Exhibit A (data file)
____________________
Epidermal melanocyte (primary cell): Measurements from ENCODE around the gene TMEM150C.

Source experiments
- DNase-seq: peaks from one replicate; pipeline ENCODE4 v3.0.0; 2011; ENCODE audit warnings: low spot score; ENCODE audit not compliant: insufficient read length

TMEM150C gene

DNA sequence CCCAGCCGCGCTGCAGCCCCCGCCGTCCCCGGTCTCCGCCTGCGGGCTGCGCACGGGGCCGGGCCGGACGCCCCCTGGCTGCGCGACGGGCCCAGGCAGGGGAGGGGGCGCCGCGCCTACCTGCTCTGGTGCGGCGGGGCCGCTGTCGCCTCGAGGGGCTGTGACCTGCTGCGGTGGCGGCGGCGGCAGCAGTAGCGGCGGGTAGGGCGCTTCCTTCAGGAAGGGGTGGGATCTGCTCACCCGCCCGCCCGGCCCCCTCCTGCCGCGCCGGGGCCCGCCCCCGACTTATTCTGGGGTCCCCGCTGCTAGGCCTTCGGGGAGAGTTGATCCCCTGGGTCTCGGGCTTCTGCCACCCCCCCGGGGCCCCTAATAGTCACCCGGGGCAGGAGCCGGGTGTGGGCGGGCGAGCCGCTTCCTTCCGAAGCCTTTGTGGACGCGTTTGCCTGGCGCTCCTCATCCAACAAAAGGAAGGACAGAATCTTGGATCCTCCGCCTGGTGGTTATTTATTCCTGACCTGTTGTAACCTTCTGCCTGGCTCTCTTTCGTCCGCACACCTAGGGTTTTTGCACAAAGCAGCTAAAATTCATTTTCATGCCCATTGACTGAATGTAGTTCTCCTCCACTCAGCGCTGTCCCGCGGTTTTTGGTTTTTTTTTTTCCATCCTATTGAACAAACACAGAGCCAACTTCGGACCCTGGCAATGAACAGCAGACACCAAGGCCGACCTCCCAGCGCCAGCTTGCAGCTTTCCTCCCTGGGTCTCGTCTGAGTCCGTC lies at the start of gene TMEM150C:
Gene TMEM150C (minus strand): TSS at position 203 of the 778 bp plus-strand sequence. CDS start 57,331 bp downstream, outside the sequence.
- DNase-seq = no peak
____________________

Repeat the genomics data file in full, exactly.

Epidermal melanocyte (primary cell): Measurements from ENCODE around the gene TMEM150C.

Source experiments
- DNase-seq: peaks from one replicate; pipeline ENCODE4 v3.0.0; 2011; ENCODE audit warnings: low spot score; ENCODE audit not compliant: insufficient read length

TMEM150C gene

DNA sequence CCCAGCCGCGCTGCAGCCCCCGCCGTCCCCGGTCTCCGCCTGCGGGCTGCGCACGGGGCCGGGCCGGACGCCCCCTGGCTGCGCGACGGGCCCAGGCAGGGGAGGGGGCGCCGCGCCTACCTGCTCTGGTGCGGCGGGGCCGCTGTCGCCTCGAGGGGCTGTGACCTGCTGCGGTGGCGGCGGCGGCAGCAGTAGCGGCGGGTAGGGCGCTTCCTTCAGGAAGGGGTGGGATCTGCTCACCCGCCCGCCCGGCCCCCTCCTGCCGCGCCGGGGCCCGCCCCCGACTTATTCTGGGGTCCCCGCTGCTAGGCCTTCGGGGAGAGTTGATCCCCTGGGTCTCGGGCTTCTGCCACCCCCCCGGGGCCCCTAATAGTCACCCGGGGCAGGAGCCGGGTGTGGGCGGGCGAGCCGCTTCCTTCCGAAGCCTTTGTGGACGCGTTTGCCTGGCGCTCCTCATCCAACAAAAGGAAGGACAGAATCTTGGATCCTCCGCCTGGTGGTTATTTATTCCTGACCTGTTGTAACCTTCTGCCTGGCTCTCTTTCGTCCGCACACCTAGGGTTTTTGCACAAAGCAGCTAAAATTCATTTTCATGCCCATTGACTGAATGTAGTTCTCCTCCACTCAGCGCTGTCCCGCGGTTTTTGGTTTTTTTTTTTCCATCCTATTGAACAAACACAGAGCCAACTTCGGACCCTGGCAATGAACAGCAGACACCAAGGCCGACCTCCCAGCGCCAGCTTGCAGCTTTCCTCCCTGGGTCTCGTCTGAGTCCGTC lies at the start of gene TMEM150C:
Gene TMEM150C (minus strand): TSS at position 203 of the 778 bp plus-strand sequence. CDS start 57,331 bp downstream, outside the sequence.
- DNase-seq = no peak